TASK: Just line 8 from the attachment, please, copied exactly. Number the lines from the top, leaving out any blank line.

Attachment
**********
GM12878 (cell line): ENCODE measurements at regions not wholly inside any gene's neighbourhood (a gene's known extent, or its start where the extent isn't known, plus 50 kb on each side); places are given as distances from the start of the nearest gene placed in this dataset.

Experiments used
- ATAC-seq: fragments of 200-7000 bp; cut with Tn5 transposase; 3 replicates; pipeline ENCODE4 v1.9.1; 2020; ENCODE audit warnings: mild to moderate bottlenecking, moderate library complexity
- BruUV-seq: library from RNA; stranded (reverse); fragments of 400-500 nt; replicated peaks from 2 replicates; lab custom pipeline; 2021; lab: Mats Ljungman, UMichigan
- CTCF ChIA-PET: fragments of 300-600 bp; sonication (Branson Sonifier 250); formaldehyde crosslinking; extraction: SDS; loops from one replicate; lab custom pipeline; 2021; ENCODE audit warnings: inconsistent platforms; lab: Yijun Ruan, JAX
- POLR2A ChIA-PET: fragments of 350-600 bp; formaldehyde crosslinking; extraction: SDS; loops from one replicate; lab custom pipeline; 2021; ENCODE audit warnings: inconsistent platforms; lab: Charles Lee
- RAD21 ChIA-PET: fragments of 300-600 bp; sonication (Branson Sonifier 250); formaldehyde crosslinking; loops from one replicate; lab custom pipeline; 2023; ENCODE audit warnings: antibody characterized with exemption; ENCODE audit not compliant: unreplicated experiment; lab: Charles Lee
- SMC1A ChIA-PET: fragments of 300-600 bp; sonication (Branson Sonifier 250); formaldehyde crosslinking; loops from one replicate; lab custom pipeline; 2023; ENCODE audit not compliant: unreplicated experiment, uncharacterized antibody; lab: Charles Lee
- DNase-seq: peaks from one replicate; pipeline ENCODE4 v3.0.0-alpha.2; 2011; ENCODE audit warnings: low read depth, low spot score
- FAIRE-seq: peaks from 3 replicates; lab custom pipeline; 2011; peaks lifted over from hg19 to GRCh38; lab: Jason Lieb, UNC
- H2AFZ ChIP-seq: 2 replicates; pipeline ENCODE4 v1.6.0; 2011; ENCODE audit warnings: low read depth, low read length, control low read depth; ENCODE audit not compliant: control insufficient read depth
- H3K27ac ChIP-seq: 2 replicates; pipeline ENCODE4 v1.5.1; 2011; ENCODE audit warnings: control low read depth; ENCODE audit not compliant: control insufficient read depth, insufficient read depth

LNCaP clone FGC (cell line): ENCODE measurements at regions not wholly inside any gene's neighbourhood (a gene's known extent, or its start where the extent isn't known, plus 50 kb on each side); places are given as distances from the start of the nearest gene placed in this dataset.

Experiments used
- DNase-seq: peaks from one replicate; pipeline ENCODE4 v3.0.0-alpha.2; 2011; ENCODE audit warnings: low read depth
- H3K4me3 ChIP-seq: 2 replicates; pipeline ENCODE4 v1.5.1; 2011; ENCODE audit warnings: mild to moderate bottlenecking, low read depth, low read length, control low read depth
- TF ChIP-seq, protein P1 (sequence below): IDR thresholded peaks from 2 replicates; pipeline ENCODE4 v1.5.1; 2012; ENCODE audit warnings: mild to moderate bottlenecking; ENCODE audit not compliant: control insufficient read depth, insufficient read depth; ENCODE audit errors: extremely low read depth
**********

- SMC1A ChIA-PET: fragments of 300-600 bp; sonication (Branson Sonifier 250); formaldehyde crosslinking; loops from one replicate; lab custom pipeline; 2023; ENCODE audit not compliant: unreplicated experiment, uncharacterized antibody; lab: Charles Lee